The King Isn’t Dead: Why Bud Stole The Super Bowl Show

During and after the Super Bowl, there are about as many armchair ad analysts as there are would-be football coaches.

That’s why we try to go deeper and examine (especially when we would gather in the office on Monday morning), whose Sunday spend would help or even hurt a reputation. PR should be part of the equation for any campaign and this year, the brand that did that the best was one that wasn’t even in the game.

Let’s give credit where credit is due to Budweiser, owned by international giant InBev, which is based in Belgium. The company ran commercial spots for Bud Light, Bud Light Seltzer, Michelob Ultra, something called Michelob Ultra Organic Seltzer and even for its American division, Anheuser-Busch, about the joys of sharing a beer post-pandemic. Where was the flagship brand Budweiser? Basking in the glow of nearly two weeks of coverage in seemingly every newscast, news web site and talk show because it wasn’t advertising in the Super Bowl for the first time in decades. For the other brands, they made commercials. For Budweiser, they made news.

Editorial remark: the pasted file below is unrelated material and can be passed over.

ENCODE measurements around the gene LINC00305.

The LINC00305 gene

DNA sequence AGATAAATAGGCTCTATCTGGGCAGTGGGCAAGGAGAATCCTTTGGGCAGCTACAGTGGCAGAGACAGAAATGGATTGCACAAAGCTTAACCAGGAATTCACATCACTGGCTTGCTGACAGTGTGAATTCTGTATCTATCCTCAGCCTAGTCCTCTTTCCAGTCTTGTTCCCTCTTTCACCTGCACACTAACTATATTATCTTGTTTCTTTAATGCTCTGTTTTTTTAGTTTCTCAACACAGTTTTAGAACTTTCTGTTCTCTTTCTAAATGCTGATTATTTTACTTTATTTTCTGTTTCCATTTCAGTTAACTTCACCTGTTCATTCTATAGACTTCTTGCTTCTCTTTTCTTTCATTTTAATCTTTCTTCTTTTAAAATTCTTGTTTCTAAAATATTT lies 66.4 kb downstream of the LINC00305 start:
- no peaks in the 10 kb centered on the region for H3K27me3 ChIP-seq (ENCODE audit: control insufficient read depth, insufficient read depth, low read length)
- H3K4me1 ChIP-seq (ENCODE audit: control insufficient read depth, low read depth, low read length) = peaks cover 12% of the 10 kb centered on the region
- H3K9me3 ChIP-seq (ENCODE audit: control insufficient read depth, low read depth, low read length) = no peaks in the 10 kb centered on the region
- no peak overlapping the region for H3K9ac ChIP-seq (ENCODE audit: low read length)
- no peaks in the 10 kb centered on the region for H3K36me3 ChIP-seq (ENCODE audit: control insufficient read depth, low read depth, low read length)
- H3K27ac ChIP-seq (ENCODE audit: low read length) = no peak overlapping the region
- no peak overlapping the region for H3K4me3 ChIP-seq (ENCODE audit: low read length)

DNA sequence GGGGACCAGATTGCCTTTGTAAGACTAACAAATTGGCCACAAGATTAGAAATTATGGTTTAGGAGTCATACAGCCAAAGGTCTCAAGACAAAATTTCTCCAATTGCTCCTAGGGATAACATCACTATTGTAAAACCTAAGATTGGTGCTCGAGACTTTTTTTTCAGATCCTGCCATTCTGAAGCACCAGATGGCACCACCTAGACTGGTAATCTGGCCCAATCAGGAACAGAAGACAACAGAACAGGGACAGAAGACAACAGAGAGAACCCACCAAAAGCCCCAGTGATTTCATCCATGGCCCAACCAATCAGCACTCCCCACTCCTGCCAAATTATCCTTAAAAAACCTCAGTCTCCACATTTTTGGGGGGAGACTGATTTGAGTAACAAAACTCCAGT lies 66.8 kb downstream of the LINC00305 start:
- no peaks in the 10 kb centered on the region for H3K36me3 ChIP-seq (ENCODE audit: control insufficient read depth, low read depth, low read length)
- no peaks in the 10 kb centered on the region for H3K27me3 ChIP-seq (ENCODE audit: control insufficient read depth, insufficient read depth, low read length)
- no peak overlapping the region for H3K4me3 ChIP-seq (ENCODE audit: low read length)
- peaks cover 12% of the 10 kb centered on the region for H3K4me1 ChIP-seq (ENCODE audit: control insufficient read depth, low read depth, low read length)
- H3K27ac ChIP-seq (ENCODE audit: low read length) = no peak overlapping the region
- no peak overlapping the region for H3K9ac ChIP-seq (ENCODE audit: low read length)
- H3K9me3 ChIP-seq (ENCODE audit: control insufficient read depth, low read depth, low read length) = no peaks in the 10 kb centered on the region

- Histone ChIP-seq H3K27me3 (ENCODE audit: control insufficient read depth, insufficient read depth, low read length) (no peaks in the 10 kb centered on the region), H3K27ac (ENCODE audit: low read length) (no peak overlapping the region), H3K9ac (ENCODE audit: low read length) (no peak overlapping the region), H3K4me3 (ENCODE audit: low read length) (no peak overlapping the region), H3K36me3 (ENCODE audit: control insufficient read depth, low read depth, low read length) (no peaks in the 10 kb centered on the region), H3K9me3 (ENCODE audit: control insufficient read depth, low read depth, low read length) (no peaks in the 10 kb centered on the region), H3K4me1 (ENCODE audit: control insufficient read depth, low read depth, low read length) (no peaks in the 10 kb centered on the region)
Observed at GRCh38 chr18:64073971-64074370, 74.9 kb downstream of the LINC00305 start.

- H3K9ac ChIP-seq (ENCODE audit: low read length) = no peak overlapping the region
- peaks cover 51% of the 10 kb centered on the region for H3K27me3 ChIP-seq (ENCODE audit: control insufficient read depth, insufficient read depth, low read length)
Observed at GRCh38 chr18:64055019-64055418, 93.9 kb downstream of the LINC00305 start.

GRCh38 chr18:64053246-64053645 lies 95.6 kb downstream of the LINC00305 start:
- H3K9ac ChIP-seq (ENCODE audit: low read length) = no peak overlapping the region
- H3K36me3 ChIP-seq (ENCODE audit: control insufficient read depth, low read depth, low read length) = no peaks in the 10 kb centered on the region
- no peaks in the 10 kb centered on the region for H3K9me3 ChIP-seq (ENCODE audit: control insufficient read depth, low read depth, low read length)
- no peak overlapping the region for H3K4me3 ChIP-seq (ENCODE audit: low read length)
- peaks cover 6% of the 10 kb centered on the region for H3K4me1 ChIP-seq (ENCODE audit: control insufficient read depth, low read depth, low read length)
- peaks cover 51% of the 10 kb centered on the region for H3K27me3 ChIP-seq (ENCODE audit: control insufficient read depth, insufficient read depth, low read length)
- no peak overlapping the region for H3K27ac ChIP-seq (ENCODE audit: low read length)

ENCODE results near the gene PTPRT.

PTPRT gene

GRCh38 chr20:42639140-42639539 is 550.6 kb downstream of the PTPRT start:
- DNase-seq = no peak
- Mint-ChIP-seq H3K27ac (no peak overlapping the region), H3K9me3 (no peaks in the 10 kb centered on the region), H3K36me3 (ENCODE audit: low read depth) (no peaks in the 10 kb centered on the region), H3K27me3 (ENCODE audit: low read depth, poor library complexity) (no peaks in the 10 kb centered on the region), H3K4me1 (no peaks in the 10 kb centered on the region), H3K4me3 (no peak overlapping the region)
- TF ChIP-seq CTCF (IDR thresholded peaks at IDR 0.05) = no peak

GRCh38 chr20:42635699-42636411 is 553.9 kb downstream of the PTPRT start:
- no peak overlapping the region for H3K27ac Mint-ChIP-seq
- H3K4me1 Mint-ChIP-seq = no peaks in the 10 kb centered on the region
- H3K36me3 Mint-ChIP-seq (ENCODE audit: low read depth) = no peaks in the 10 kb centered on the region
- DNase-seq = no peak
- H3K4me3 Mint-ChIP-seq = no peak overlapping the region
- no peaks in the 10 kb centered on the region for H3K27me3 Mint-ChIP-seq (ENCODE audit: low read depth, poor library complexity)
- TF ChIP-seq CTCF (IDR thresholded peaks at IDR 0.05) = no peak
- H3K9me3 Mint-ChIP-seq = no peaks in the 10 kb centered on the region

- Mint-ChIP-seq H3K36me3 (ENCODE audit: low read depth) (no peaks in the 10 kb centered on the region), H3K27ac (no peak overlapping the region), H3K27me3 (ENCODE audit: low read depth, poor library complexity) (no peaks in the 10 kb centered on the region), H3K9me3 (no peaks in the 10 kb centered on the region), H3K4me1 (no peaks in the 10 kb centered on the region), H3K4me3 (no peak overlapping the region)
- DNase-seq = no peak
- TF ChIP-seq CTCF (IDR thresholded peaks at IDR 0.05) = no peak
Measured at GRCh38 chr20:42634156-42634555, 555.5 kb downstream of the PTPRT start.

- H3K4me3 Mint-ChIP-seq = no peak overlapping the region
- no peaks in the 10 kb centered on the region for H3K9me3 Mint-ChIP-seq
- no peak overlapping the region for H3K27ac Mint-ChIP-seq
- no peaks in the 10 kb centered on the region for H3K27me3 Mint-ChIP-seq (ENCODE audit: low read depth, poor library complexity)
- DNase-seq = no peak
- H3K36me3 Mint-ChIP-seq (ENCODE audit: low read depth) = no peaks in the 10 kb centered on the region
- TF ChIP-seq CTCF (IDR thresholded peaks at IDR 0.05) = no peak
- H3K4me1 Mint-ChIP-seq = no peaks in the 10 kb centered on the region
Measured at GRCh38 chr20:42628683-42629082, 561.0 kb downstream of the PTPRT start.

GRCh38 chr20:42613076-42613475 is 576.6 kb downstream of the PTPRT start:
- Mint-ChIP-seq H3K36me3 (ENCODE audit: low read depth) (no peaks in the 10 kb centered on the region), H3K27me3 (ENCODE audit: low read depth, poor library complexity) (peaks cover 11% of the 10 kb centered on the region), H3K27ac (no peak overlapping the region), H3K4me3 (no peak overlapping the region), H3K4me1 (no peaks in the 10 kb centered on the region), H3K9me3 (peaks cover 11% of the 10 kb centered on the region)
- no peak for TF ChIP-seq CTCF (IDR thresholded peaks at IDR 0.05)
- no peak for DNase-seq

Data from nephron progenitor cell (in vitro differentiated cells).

Budweiser enjoyed day after day after day of attention for foregoing the game and, instead, calling attention to COVID-19 vaccinations. That brand wears both the crown and the halo. We are usually reticent to assign dollar values to PR campaigns. But it’s safe to say that the news coverage and air time generated nationally was worth at least the $5 million+ of a Super Bowl commercial.

Budweiser outmaneuvered everyone and will now reap the benefits whenever its vaccination message airs, potentially in more targeted and cost-efficient programming. Like the on-field MVP of this year’s game, you can’t count out the masters when playing Monday Morning quarterback.